Posted by Lewis on July 09, 2004
In Reply to: Why do they like it? posted by ESC on July 09, 2004
: : : In my biking days, we called a king and queen seater. The "queen" rode on back. Now it's "riding b*tch" and the "b*tch seat."
: : : Posted on Thu, Jul. 08, 2004
: : :
: : : Women bikers group defends sign at parade
: : : VICE MAYOR SAYS IT WAS OFFENSIVE
: : : By Michelle Ku
: : : HERALD-LEADER STAFF WRITER
: : : (Lexington, Ky.)
: : : During the Fourth of July parade, B*tches on Bikes, a women's motorcycle group, roared down Main Street to the cheers of the crowd.
: : : But before the start of Saturday's parade, the bikers drew the attention of Vice Mayor Mike Scanlon, who wanted them to take down a sign because he considered the word "b*tch" offensive.
: : : "My concern was that the b-word was going down Main Street on a family holiday when we all know there are women in abuse shelters working their hardest to get that stereotype eliminated," Scanlon said.
: : : The sign came down, but it didn't stay down. It reappeared on the front of a car as B*tches on Bikes turned onto Main from the Midland Avenue staging area.
: : : The banner was taken down while the female bikers decided what to do and the group of about eight voted unanimously to put it back up, said Shannon Salisbury, founder of the biking group. "The theme of the parade was 'Let Freedom Ring,' and we were censored."
: : : For B*tches on Bikes, the word "b*tch" isn't hateful or offensive, it's an empowering term, Salisbury said.
: : : "B*tch" is used to play off of a well-known term in the biking community, said Chester Salisbury, Shannon's husband. "A guy or girl riding behind is called 'riding b*tch.' We're taking someone from the back and bringing them to the front."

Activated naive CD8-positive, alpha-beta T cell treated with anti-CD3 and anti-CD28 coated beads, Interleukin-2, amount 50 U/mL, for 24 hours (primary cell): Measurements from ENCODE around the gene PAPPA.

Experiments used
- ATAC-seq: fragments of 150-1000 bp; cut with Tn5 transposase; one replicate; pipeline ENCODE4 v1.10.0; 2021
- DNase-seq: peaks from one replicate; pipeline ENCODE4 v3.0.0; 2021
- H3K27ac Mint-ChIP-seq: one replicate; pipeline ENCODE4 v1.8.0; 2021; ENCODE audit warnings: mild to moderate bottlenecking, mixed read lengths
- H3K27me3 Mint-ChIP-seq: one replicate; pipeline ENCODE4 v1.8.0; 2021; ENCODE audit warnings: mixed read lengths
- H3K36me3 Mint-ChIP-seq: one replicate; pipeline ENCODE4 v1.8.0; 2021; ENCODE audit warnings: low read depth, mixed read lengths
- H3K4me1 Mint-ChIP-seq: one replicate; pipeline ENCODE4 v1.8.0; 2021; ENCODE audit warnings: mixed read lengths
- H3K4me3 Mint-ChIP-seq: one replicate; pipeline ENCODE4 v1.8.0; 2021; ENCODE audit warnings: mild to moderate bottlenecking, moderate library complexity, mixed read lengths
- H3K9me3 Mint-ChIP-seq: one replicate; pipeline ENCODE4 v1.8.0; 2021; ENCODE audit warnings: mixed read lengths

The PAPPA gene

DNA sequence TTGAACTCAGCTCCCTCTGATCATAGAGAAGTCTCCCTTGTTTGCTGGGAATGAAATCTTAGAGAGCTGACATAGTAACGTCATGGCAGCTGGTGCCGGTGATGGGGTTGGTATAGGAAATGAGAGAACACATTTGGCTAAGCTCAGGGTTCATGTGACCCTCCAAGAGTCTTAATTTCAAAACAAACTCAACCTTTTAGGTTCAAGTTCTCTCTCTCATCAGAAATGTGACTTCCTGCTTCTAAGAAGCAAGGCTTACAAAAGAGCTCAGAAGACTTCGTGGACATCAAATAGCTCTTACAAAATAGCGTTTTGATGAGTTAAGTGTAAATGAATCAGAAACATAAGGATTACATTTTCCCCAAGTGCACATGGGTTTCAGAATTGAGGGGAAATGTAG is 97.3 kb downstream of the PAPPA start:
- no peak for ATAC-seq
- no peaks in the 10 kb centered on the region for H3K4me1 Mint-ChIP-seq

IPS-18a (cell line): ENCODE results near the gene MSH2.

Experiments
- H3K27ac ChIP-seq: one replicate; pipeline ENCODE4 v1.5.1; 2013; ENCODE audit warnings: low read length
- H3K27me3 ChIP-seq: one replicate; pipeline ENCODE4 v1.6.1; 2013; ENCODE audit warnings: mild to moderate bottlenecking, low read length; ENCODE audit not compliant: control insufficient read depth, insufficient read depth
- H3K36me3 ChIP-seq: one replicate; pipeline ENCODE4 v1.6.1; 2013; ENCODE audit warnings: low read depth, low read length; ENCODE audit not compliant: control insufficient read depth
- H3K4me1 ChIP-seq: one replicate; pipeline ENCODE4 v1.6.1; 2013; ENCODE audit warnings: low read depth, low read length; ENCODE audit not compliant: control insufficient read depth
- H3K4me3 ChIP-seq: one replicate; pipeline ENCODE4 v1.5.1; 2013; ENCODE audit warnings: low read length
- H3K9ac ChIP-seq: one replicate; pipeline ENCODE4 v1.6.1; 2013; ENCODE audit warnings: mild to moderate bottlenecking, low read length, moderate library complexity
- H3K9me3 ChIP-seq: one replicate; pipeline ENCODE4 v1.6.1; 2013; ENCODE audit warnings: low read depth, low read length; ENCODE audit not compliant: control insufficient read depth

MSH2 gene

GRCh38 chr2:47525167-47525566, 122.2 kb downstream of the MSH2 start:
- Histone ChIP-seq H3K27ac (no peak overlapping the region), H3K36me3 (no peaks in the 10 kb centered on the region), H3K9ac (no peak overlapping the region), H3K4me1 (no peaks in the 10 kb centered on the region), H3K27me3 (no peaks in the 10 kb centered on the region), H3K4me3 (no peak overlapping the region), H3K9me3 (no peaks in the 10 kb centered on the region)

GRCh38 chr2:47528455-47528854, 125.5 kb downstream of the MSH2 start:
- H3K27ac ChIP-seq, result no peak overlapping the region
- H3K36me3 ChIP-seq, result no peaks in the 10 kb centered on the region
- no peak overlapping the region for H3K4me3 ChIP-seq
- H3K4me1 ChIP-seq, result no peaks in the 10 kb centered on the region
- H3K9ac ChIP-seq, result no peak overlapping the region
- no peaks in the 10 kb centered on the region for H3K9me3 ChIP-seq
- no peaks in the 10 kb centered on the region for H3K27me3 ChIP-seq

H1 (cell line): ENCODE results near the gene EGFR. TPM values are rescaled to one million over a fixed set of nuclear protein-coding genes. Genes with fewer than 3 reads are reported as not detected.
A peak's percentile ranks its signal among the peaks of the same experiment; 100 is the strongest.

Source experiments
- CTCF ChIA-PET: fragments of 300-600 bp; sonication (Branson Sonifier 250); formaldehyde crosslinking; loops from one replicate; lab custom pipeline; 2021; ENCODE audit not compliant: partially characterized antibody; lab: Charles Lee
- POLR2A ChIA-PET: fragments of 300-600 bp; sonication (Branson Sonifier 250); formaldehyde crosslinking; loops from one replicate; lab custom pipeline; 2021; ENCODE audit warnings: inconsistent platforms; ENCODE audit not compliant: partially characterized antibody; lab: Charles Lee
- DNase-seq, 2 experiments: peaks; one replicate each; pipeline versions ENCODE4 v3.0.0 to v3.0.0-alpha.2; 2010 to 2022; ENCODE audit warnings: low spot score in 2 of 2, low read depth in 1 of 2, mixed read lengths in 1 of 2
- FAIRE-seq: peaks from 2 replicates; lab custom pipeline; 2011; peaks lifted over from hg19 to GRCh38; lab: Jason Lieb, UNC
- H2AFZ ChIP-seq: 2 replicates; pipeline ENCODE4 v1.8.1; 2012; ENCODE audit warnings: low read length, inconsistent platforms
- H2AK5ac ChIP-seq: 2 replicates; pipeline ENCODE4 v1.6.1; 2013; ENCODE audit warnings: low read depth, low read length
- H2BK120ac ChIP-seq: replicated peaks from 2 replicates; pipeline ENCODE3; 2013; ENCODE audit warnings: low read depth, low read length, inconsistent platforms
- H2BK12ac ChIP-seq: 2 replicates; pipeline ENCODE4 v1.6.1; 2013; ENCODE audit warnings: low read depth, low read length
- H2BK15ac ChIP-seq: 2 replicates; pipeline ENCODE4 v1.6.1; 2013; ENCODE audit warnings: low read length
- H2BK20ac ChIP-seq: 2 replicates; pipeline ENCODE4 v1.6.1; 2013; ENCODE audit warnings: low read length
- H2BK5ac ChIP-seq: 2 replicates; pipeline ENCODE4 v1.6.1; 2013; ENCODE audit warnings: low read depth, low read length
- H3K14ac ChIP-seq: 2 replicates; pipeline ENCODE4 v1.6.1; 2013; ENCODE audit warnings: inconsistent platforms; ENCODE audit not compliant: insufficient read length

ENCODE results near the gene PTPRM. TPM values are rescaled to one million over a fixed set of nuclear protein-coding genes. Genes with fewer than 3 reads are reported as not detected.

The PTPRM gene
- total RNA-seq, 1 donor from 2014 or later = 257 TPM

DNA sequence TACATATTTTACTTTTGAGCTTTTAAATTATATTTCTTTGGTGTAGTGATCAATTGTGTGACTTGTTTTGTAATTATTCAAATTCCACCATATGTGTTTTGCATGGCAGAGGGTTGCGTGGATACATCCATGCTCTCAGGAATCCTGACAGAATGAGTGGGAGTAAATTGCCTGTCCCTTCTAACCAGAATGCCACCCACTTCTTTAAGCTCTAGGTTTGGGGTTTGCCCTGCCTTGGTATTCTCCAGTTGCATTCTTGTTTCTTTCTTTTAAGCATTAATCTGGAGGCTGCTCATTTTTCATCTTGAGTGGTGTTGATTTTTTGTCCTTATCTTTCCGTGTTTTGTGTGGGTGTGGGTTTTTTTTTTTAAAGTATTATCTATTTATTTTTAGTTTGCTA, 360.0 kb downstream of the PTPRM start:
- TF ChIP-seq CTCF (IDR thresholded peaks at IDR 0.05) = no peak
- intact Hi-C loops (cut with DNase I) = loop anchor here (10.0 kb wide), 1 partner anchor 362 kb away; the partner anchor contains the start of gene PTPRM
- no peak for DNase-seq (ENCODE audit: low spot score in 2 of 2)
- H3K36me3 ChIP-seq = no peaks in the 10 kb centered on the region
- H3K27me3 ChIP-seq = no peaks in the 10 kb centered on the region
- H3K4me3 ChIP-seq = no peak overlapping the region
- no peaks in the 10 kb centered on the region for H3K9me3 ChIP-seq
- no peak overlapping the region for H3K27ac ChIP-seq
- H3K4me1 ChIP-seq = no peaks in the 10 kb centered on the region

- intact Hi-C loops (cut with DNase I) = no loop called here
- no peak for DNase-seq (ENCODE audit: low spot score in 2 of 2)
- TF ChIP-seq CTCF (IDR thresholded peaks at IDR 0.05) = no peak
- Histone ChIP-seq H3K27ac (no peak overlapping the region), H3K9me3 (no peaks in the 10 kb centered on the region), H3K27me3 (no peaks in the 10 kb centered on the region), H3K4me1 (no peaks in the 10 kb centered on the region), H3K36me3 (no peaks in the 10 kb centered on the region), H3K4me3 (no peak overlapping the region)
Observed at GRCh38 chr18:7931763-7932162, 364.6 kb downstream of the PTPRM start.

: : : Until Salisbury formed B*tches on Bikes, female motorcyclists in Lexington often rode alone because the local men's groups would only allow a woman to participate if she "rides b*tch," Shannon Salisbury said.
: : : Although the women of the group have claimed and embraced "b*tch" for their own, that doesn't mean it's OK, Scanlon said. "It just doesn't feel good to see a hate word going down the middle of Main Street on the Fourth of July."
: : : (The rest of the story at http://www.kentucky.com/mld/kentucky/news/9103604.htm%20)
: : The biker culture seems to delight in exhibiting behavior that is three standard deviations away from the norm and watching the rest of us squirm in discomfort. What mystifies me, however, is how women could revel in the treatment and the dreadful status they are accorded in this sub-culture. I believe that one of the real strengths of our western civilization is the fact that we recognize that women have equality of opportunity and contribution in the society. It is no wonder that cultures which essentially throw away half of their brainpower and potential don't do particularly well in a number of areas of science and commerce, and living. Thats why this sort of story speaks about a world I can't understand.
: These women didn't like it either. "We're taking someone from the back and bringing them to the front." They claimed the term for their own.
: It seems to me that b*tch has evolved from meaning a woman who is degraded to meaning an assertive woman. Men (mostly) who resent powerful women resort to calling them "b*tches." Some women have adopted the term as a badge of honor.
'Bitch' is only a female dog. calling a bloke a 'dog' does not raise PC offense. 'old dog' is entirely inoffensive.
Bitch is an empowered name - men call women 'bitches' when the women are strong, not weak. it may have other connotations about back-biting, but strength is the main quality being described.
Stop bitchin' 'bout it!